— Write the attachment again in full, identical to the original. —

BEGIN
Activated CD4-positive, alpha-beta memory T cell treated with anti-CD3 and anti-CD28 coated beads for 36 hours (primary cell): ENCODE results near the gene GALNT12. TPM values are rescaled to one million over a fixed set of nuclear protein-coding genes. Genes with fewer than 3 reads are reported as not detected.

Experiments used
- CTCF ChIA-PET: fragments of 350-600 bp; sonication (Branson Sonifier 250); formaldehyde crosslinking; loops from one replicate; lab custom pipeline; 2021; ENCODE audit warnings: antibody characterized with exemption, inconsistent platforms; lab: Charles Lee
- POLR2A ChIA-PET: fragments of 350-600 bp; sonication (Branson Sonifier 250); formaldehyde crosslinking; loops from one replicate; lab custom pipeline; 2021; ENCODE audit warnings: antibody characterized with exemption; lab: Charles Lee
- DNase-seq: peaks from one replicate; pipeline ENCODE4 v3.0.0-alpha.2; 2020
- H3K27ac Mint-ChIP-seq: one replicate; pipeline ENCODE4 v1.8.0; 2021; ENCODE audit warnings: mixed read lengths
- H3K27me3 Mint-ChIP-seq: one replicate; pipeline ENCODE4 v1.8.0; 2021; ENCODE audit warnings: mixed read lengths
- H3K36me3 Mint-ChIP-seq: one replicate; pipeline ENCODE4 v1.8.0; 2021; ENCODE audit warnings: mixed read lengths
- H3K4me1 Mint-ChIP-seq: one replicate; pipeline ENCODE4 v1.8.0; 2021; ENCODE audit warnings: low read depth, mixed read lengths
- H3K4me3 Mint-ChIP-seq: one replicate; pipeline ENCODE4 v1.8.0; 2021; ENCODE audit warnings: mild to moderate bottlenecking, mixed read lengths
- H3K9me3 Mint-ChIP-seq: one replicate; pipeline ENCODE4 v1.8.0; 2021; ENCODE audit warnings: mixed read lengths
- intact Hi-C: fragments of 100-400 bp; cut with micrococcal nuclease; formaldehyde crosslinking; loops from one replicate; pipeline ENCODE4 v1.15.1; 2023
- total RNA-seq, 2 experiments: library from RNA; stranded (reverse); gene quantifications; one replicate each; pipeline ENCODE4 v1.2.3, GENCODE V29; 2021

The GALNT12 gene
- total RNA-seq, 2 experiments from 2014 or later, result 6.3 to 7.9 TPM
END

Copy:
Activated CD4-positive, alpha-beta memory T cell treated with anti-CD3 and anti-CD28 coated beads for 36 hours (primary cell): ENCODE results near the gene GALNT12. TPM values are rescaled to one million over a fixed set of nuclear protein-coding genes. Genes with fewer than 3 reads are reported as not detected.

Experiments used
- CTCF ChIA-PET: fragments of 350-600 bp; sonication (Branson Sonifier 250); formaldehyde crosslinking; loops from one replicate; lab custom pipeline; 2021; ENCODE audit warnings: antibody characterized with exemption, inconsistent platforms; lab: Charles Lee
- POLR2A ChIA-PET: fragments of 350-600 bp; sonication (Branson Sonifier 250); formaldehyde crosslinking; loops from one replicate; lab custom pipeline; 2021; ENCODE audit warnings: antibody characterized with exemption; lab: Charles Lee
- DNase-seq: peaks from one replicate; pipeline ENCODE4 v3.0.0-alpha.2; 2020
- H3K27ac Mint-ChIP-seq: one replicate; pipeline ENCODE4 v1.8.0; 2021; ENCODE audit warnings: mixed read lengths
- H3K27me3 Mint-ChIP-seq: one replicate; pipeline ENCODE4 v1.8.0; 2021; ENCODE audit warnings: mixed read lengths
- H3K36me3 Mint-ChIP-seq: one replicate; pipeline ENCODE4 v1.8.0; 2021; ENCODE audit warnings: mixed read lengths
- H3K4me1 Mint-ChIP-seq: one replicate; pipeline ENCODE4 v1.8.0; 2021; ENCODE audit warnings: low read depth, mixed read lengths
- H3K4me3 Mint-ChIP-seq: one replicate; pipeline ENCODE4 v1.8.0; 2021; ENCODE audit warnings: mild to moderate bottlenecking, mixed read lengths
- H3K9me3 Mint-ChIP-seq: one replicate; pipeline ENCODE4 v1.8.0; 2021; ENCODE audit warnings: mixed read lengths
- intact Hi-C: fragments of 100-400 bp; cut with micrococcal nuclease; formaldehyde crosslinking; loops from one replicate; pipeline ENCODE4 v1.15.1; 2023
- total RNA-seq, 2 experiments: library from RNA; stranded (reverse); gene quantifications; one replicate each; pipeline ENCODE4 v1.2.3, GENCODE V29; 2021

The GALNT12 gene
- total RNA-seq, 2 experiments from 2014 or later, result 6.3 to 7.9 TPM